Driving non-mindedly through springtime Wisconsin, Indiana, Ohio, Pennsylvania... wide fields, deep lands, prim farms... trying to keep things going.  The banks of weeds & flocks of trees along the roadside (somebody's Rock Candy Mountain).  The beckoning earth.  (Burchfield's Ohio.)

"Beauty will save the world."  (Dostoevsky)  Reading The Education of Henry Adams.  Adams' quasi-Buddhist passivity.  He understands the futility of late-Darwinian naturalism - yet scrambles around without finding an alternative.

Faith, from the naturalist view, seems an expression of bad faith - a deliberate shuttering of the rational mind.  Mantra for closed eyes.

My whole focus an attempt to justify another view : one which has grown on me over time, prompted by a sort of unconscious prescience, an adolescent St. Vitus' mime of my own future orientation.

The naturalist reads the universe in a context of shock - the shock of recognition of the unknown.  This is the real psycho-cultural after-effect of the development of modern science.  Thanks to the Hubble Telescope et al., we see the universe more immediately, more concretely - an incalculably immense wasteland of burning stars & circling rocks.

The religionist sees the universe as a metaphor, an allegory, a sign.  This kind of seeing is now judged, by the scientific mind, to be the most egregious & central scandal.  It's a kind of evasion, an idealistic feint - as fiction, myth-making.

The poet (arch-Romantic) believes in a vitalist, personal, Reality.  The poem is a document of this faith : a vivid speech, a living voice evoking a living world of living beings.

I can't convince you of what I believe - I can't even enunciate it.  I'm trying, but I fall short.

"Beauty will save the world."  This is Dostoevsky's version of what was once (back in medieval times) understood as "the economy of salvation".  Divine Providence has a plan for the redemption of the earth.

The story of Christ's death & resurrection is a kind of metaphor.  A mystery play.  A symbol, a sign of the "Son of Man" : that is, a representative image of the destiny of the human race as a whole on earth, and of the fortitude of the individual person enmeshed in same.  We die, yet we live again.  We overcome evil through love.  We redeem the earth.  This is "Man's" project here, "Man's" goal.  Joseph Brodsky : "Man was put on this earth for one purpose : to make civilization."  I would revise this formula, however.  Man was put on this earth to discover the love of God (which is really the same thing).

All these phrases of mine are completely useless.  I can't put into words what I really sense & know.

I helped bury my loving, steadfast father last month.  He went into ashes by Minnehaha Creek.  Yet he lives.  He leaves an outline of the Son of Man, a fulfillment of one local corner of the creation, where he shone like a star.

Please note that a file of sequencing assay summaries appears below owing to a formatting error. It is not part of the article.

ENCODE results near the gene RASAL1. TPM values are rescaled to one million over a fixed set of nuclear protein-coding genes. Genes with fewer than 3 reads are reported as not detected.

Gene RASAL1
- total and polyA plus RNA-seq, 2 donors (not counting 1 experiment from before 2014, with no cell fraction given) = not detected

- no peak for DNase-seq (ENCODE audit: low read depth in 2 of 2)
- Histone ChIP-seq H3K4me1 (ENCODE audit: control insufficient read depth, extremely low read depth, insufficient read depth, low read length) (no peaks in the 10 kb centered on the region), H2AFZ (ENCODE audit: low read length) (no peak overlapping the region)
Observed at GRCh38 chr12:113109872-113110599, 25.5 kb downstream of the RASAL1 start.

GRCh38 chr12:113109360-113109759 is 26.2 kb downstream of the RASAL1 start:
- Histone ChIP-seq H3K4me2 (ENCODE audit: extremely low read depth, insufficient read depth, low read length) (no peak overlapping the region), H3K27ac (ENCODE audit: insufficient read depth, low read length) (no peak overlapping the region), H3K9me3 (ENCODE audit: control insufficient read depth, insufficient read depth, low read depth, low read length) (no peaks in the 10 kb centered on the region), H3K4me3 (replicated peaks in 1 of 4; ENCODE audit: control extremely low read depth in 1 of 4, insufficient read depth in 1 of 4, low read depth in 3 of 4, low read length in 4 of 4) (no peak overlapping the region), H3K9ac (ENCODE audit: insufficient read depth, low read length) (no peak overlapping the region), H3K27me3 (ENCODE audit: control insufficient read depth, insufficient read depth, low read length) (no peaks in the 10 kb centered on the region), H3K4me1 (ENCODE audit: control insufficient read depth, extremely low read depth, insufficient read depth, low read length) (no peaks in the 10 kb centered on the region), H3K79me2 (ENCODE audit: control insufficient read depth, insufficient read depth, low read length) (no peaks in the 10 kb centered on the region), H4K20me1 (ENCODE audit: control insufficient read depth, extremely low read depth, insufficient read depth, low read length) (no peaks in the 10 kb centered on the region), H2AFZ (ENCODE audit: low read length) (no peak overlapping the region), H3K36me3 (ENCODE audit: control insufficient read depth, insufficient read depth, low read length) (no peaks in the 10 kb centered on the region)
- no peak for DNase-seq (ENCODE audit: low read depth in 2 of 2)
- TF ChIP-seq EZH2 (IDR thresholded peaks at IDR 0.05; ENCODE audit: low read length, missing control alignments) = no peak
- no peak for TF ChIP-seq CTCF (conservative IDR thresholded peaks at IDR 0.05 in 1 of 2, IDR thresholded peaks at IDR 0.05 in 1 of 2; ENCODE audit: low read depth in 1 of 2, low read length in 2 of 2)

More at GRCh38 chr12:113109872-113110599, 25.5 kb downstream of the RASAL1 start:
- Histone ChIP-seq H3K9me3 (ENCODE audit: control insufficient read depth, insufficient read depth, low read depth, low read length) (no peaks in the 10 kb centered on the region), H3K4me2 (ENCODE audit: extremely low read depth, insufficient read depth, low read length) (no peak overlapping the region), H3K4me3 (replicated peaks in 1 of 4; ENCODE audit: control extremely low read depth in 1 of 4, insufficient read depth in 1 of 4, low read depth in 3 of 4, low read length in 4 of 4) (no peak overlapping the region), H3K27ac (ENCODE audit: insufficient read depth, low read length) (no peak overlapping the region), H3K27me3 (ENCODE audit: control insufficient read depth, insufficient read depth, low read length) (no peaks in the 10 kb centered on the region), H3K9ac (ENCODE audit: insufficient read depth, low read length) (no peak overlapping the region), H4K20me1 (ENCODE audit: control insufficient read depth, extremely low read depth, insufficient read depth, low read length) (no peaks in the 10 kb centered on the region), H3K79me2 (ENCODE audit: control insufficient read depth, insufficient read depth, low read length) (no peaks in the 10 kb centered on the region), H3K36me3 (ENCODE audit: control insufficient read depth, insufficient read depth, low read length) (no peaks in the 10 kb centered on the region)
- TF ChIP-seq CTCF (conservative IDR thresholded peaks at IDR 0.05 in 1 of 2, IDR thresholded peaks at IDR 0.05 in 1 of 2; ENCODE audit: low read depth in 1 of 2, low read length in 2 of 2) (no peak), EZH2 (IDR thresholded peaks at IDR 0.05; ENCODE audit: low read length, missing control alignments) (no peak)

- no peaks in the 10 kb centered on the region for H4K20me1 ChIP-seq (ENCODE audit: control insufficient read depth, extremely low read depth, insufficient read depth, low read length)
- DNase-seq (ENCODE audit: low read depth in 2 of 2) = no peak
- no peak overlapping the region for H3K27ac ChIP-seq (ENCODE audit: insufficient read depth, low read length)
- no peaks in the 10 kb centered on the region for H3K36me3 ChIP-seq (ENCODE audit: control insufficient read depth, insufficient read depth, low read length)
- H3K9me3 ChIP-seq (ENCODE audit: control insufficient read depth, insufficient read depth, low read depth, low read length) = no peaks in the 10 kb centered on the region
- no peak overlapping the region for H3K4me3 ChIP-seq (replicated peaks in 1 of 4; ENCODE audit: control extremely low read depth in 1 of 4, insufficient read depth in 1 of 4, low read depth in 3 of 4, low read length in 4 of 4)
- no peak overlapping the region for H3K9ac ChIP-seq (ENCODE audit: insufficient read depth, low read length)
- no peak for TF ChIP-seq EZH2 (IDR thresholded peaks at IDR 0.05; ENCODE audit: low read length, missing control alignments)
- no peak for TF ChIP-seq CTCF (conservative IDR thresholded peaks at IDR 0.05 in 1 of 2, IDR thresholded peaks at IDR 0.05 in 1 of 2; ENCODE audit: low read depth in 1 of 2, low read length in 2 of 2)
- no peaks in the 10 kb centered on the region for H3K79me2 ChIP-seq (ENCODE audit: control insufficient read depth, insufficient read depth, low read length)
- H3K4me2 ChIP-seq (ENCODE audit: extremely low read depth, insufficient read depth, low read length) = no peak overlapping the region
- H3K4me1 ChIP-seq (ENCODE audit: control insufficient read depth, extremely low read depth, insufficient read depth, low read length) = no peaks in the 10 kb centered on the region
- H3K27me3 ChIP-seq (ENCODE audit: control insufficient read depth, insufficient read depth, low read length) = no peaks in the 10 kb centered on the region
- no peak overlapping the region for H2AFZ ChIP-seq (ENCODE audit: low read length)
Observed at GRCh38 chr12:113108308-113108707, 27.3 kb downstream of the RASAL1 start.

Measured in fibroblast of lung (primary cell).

"Ariel was glad he had written his poems..."

"A Tear is an Intellectual Thing,
& a Sigh is the Sword of an Angel King."

Beauty will save the world.  There is a harmony to the whole of life which no artist or scientist has been able to express.  It is "grace", it is "love".  It will overcome evil & will make all things new.

It is personal beyond our understanding of the visible person.  It is whispering to you.

Which reminds me of this little poem I wrote about 30 yrs ago :

from a cave

Such a small voice,
I would not stop to hear;
the sun was going down, and
there were no houses near.

Such a strange voice,
whispering out of the ground -
familiar, though it seemed
unearthly, utterly profound.

Such a sweet voice,
twining my cavern ear;
a vine for water jars, when
all the wedding guests are here.


The poem that took the shape of a state

One last memo from Elkhart.... a very old (& now a little revised) "shape poem"

 Maze of lakes in northern Minnesota,
 Crisp air adrift on owl's wings
 Between the wide gray skies
 And fanfare of muted pines;
 Waves lapping, lapping
 Against the riding prow
 Of the motorboat, my dad
 At the tiller, looking
 Out toward shore, quiet,
 His beard grown rough now
 After a weekend in the woods –

 I'm afraid to dive too deep
 Into the scales of the past,
 My callow bones, the large
 Boy head full of springing
 Illusions, upstart to replace
 A sense of imperfection
 With voracious all-devouring
 Enveloping thought – fishline,
 This daily bait of blind birdsong.
 Before you, Iron Range long gone, I
 Will always be that unbound, reedy son.

Hieroglyph for a father

Reporting once again from Elkhart, Indiana, en route to Providence.  Elkhart is green & in the middle of the country, south of some Great Lakes.  Today the sun shone, the trucks plowed, the bugs spattered 'gainst the windshield of the golden Buick.